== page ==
“Wallace theorized that some people litter because they feel disenfranchised from society, that they feel powerless. I’ve heard this before, but I’ve yet to see how discarding snack wrappers onto the sidewalk instils a sense of power. Sure, maybe it’s an expression of anger, a look-at-me-I’m-not-invisible cri de coeur, serving much the same purpose as graffiti. I was here. But what’s the payoff? Wading through your own detritus?
Wallace also theorized that some people litter because they’ve come to believe that whatever they do, others will pick up after them. They have no sense of responsibility. This idea was confirmed by a veteranCalifornia highway patrolman who told me that in his twenty years-plus of pulling drivers over for tossing litter out their car windows — a misdemeanor punishable by fines of up to $1,000 — not once had an offender ever apologized once caught. They either denied having littered, the patrolman told me, or shrugged off the act as insignificant.”
Is this true? Is this the real reason why people are ruining the place in which they live – because they’re angry at their life-situation or believe that their actions will always be covered by someone else? Good grief, imagine if that psychology was applied to other aspects of our lives.
It just doesn’t cut it for me. I wouldn’t say that I am 100% delighted with the life situation I am currently in. I live with my husband and kids at my in-laws’ house, I quit the career that I spent gaining a university degree in because the cost-benefit of keeping the job didn’t balance with leaving two young children in full-time care. It isn’t ideal for a young family, but I’m not about to go all crazy and start chucking the contents of my kitchen bin around because I’m angry. I wasn’t brought up that way.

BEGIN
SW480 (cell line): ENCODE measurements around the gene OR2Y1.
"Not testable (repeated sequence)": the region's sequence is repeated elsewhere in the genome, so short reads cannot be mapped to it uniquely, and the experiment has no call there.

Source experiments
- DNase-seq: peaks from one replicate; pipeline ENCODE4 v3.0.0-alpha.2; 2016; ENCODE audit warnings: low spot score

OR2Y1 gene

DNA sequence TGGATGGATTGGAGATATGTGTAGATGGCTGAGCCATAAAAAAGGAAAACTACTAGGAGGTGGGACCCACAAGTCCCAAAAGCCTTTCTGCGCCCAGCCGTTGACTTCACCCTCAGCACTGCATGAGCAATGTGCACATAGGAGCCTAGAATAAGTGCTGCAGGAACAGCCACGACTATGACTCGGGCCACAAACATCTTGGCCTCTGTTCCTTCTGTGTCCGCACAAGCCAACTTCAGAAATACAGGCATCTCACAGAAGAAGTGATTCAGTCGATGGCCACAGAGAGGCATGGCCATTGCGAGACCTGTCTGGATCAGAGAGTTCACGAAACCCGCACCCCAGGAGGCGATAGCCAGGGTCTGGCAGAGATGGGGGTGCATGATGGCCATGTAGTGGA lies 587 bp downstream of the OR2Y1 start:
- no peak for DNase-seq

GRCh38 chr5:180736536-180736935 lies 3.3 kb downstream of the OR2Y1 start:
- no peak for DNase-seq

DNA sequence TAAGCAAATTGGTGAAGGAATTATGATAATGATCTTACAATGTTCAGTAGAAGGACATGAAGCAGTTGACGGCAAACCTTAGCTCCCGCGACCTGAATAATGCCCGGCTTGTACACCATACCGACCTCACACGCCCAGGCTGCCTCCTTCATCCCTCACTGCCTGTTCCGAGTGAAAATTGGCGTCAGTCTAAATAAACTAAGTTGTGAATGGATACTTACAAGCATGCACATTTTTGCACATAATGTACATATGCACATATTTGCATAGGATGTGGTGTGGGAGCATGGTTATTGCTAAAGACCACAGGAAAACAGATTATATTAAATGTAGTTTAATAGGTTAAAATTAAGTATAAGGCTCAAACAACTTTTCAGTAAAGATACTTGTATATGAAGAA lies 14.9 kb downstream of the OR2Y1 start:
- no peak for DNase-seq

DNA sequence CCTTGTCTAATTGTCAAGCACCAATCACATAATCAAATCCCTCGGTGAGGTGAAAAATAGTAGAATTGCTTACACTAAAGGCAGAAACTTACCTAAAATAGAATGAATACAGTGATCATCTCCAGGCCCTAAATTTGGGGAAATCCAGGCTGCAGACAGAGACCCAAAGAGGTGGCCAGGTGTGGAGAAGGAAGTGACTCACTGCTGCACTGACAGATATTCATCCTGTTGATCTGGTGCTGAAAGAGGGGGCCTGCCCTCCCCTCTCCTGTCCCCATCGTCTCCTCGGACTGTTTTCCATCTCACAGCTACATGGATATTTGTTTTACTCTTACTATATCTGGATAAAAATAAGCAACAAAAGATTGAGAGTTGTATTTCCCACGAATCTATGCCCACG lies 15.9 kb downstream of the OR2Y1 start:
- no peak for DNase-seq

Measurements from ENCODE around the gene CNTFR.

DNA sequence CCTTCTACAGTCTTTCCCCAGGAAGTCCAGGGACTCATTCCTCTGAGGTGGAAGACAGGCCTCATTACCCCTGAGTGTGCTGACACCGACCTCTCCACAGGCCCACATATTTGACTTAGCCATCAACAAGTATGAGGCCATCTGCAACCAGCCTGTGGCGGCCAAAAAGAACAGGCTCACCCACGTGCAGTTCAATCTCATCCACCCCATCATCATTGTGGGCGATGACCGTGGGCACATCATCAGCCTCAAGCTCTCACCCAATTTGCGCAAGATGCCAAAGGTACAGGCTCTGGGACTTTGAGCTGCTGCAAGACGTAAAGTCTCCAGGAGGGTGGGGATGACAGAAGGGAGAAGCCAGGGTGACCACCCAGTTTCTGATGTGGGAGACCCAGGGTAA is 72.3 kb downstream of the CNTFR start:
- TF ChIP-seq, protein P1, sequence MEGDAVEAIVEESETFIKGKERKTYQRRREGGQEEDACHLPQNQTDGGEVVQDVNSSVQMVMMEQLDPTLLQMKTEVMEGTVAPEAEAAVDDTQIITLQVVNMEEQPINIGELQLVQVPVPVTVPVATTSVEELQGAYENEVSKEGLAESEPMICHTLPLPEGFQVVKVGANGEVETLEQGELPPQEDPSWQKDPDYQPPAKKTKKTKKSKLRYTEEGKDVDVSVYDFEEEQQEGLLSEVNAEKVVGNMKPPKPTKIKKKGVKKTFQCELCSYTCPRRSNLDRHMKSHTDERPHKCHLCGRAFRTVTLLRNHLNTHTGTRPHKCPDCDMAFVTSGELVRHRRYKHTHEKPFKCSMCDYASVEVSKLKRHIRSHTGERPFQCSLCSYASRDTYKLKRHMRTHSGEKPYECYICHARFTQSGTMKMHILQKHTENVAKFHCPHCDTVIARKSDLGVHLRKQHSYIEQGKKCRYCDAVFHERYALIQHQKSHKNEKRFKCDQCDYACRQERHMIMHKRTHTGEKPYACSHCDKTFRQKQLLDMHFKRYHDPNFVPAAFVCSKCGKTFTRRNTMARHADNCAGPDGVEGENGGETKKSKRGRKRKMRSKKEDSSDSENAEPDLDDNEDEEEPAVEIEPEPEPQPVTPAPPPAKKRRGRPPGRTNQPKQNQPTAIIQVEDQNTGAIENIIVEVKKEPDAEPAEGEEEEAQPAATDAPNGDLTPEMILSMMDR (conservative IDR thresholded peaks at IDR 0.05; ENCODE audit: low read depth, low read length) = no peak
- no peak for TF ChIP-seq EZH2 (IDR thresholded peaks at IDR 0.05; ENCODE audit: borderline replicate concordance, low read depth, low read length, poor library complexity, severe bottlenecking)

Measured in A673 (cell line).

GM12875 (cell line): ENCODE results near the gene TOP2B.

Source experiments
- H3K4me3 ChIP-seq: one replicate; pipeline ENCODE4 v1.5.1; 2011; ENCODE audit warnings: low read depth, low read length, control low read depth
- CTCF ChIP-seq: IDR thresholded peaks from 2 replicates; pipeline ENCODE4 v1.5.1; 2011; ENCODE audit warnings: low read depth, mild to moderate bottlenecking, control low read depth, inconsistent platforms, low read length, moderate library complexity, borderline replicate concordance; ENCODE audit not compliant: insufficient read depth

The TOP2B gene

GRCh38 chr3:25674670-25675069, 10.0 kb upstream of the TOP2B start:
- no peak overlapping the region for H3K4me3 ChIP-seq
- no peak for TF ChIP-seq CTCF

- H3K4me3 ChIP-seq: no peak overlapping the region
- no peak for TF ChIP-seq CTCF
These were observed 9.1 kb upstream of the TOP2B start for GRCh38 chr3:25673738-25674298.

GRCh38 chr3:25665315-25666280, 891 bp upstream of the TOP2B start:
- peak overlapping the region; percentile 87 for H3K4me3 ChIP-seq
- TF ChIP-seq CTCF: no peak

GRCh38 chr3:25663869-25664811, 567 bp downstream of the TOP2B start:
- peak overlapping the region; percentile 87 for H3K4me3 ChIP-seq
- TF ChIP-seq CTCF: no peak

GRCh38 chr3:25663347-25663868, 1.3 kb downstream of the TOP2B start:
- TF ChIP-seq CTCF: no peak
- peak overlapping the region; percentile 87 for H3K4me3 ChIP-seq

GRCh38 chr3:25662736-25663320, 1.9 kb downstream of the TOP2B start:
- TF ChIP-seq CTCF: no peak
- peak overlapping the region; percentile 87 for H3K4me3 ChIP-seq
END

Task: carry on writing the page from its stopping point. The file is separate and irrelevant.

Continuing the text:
I honestly don’t believe that the sole reason people litter is down to deep psychological issues that are manifesting themselves in destructive habits. I believe that people do it because they’re careless, inconsiderate and didn’t have anyone to tell them to behave better. I’m aware that I’ve got a bee in my bonnet about this, but I really do believe that teaching our kids basic things like looking after their environment is so important. I would be mortified if my children grew up to be awful, careless litterbugs. Actually, I don’t even know if I like the phrase ‘litterbug’. It makes the act of littering sound friendly and cute, when it is actually repugnant. Granted, it isn’t on a par with first-degree murder, but it is dirty and foul, and I don’t want metaphorically dirty, foul children.
I realise that I am never going to be at peace with the filth that is litter, and the people that put it there. I can do my best to teach my kids and influence my close peers (if they need it), but I will otherwise have to live in a world with empty wrappers and cigarette butts until the day I die. How sad.